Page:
Recent forestry and range management graduates usually work under the supervision of experienced foresters or range managers. After gaining experience, they may advance to more responsible positions. In the Federal Government, most entry-level foresters work in forest resource management. An experienced Federal forester may supervise a ranger district, and may advance to forest supervisor, to regional forester, or to a top administrative position in the national headquarters. In private industry, foresters start by learning the practical and administrative aspects of the business and acquiring comprehensive technical training. They are then introduced to contract writing, timber harvesting, and decisionmaking. Some foresters work their way up to top managerial positions within their companies. Foresters in management usually leave the fieldwork behind, spending more of their time in an office, working with teams to develop management plans and supervising others. After gaining several years of experience, some foresters may become consulting foresters, working alone or with one or several partners. They contract with State or local governments, private landowners, private industry, or other forestry consulting groups.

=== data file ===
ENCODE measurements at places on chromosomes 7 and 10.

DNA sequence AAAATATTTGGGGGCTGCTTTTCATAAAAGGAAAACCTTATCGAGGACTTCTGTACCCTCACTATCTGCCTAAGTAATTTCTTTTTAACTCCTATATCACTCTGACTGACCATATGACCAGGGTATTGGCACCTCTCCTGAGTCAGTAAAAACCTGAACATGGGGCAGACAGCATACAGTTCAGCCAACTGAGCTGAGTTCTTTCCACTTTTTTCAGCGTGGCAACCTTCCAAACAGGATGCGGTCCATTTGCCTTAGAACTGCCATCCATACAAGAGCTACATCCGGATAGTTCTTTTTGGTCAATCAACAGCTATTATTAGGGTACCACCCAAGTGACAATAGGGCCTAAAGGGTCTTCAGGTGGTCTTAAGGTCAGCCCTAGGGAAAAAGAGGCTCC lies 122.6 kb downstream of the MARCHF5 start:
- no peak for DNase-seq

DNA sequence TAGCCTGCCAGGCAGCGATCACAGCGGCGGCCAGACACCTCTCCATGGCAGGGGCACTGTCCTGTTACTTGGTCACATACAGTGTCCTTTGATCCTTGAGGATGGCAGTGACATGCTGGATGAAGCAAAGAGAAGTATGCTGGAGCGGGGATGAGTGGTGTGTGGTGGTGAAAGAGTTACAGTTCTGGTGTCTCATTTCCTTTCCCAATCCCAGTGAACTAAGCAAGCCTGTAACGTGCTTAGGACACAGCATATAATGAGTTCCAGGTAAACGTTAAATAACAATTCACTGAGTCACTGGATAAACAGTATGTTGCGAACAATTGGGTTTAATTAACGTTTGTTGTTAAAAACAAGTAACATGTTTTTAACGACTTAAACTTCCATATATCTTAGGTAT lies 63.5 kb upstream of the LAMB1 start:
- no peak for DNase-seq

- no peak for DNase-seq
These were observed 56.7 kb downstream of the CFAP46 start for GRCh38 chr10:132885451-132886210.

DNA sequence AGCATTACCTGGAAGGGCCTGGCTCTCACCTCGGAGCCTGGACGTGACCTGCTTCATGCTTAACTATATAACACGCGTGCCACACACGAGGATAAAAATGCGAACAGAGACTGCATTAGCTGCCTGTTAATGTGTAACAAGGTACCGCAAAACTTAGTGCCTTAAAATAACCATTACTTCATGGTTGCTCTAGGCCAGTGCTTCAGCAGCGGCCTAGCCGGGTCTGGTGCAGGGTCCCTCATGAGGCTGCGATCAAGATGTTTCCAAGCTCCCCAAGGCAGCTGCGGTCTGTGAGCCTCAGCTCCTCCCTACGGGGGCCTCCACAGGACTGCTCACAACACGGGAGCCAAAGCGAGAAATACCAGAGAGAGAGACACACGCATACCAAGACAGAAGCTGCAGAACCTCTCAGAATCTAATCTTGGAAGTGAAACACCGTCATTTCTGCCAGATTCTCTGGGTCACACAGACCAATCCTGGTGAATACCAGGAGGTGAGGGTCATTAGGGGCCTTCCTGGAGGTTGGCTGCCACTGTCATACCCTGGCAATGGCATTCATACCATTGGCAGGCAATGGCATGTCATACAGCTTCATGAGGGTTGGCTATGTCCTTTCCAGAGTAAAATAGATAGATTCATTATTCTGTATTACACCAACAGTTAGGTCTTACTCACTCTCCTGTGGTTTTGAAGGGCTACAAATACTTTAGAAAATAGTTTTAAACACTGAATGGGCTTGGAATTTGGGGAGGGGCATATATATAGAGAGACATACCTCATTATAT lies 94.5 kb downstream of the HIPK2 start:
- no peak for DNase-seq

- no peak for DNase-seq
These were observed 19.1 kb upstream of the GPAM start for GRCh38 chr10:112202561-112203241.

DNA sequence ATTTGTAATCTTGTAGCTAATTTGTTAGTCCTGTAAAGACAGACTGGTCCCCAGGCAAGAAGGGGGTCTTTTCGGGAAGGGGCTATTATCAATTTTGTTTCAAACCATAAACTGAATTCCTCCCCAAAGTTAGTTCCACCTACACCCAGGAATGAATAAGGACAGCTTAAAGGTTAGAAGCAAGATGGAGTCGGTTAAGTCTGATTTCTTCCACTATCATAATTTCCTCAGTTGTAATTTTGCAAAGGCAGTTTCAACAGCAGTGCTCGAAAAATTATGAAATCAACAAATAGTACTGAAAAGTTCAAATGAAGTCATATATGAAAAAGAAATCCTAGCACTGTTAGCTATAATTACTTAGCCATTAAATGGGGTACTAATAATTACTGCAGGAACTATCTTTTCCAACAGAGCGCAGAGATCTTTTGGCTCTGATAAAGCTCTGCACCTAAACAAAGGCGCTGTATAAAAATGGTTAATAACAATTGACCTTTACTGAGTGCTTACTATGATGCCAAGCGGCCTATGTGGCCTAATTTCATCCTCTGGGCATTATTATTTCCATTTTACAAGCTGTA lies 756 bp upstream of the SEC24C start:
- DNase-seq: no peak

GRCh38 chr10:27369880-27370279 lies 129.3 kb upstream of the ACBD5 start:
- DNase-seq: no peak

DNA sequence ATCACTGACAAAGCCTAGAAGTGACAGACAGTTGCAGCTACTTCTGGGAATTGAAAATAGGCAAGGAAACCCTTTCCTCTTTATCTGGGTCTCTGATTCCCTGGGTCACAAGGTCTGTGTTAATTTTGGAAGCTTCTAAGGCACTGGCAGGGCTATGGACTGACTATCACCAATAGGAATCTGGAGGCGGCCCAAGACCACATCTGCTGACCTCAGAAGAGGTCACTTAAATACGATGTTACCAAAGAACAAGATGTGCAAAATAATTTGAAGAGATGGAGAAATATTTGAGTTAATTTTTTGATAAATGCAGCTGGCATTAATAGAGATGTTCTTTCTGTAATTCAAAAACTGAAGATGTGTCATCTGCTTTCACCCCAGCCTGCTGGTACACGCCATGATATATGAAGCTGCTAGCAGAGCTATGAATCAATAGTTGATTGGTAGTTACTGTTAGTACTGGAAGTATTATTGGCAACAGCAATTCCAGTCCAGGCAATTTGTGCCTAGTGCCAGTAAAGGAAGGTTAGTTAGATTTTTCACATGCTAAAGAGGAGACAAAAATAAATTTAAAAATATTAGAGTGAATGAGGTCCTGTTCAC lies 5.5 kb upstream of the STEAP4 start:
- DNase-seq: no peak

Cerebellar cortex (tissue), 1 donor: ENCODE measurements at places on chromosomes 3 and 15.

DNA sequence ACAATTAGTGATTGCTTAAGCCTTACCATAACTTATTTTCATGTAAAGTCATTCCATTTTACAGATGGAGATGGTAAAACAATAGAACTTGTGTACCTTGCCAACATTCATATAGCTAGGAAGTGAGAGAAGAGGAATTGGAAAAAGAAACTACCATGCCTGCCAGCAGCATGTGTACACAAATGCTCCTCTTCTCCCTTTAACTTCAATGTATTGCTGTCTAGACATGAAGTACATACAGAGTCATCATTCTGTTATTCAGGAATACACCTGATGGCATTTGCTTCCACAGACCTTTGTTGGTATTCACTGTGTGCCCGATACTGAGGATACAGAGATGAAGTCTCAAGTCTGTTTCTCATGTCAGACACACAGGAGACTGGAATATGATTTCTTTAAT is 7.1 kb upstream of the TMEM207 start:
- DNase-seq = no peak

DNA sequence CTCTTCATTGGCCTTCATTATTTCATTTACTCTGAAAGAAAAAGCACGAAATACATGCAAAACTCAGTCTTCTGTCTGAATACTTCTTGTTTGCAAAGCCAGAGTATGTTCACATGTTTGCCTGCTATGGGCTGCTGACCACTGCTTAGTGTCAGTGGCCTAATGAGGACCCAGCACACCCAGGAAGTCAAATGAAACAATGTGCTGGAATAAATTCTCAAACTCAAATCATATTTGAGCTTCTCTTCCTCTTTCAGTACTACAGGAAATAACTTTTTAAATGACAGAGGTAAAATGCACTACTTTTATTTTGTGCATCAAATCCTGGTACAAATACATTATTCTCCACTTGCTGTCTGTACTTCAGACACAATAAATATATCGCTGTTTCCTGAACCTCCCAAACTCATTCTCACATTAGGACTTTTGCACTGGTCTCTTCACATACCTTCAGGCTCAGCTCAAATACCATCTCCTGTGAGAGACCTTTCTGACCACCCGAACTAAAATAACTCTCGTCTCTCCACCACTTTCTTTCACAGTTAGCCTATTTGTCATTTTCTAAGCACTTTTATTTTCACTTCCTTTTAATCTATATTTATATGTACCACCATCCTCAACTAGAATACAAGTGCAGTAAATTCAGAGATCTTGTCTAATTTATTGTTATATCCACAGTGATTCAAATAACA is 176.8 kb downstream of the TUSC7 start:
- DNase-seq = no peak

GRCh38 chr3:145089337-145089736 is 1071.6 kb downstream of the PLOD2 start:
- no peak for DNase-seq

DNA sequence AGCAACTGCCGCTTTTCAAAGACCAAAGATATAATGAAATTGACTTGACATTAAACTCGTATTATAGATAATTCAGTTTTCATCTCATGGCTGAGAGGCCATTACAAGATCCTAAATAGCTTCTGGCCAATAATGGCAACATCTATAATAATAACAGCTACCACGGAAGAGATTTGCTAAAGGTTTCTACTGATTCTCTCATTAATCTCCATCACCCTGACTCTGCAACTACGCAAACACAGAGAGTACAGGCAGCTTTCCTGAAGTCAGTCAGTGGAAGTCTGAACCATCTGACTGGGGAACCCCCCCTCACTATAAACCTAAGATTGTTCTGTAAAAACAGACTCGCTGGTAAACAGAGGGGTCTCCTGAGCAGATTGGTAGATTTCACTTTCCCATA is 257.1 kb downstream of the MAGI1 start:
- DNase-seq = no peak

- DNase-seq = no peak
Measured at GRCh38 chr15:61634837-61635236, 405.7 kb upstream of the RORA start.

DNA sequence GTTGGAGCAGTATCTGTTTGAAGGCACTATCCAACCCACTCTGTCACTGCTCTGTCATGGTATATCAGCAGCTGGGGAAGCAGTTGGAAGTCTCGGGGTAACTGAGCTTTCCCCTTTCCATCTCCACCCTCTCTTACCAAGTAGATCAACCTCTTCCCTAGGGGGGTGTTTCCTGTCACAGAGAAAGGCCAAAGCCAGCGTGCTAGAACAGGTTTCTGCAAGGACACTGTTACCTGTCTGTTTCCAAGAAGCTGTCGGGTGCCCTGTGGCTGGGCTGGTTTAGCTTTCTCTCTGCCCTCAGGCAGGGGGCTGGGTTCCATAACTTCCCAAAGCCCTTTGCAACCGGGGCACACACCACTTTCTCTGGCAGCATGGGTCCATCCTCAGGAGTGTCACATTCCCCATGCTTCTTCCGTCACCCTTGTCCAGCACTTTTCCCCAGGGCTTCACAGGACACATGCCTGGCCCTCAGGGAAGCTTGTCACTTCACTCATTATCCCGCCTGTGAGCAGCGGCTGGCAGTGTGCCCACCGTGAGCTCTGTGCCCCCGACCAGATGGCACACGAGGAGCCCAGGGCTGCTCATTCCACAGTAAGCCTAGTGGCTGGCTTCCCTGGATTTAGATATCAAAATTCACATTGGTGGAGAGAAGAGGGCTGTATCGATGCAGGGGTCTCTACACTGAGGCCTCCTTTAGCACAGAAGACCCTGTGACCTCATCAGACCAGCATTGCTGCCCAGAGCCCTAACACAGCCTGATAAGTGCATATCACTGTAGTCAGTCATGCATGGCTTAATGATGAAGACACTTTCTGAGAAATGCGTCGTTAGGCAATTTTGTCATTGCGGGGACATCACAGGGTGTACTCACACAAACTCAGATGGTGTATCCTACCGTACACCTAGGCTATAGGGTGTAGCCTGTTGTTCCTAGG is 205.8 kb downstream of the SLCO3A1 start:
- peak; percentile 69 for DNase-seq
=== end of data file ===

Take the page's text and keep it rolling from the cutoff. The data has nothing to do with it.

Soil conservationists usually begin working within one county or conservation district and, with experience, may advance to the area, State, regional, or national level. Also, soil conservationists can transfer to related occupations, such as farm or ranch management advisor or land appraiser.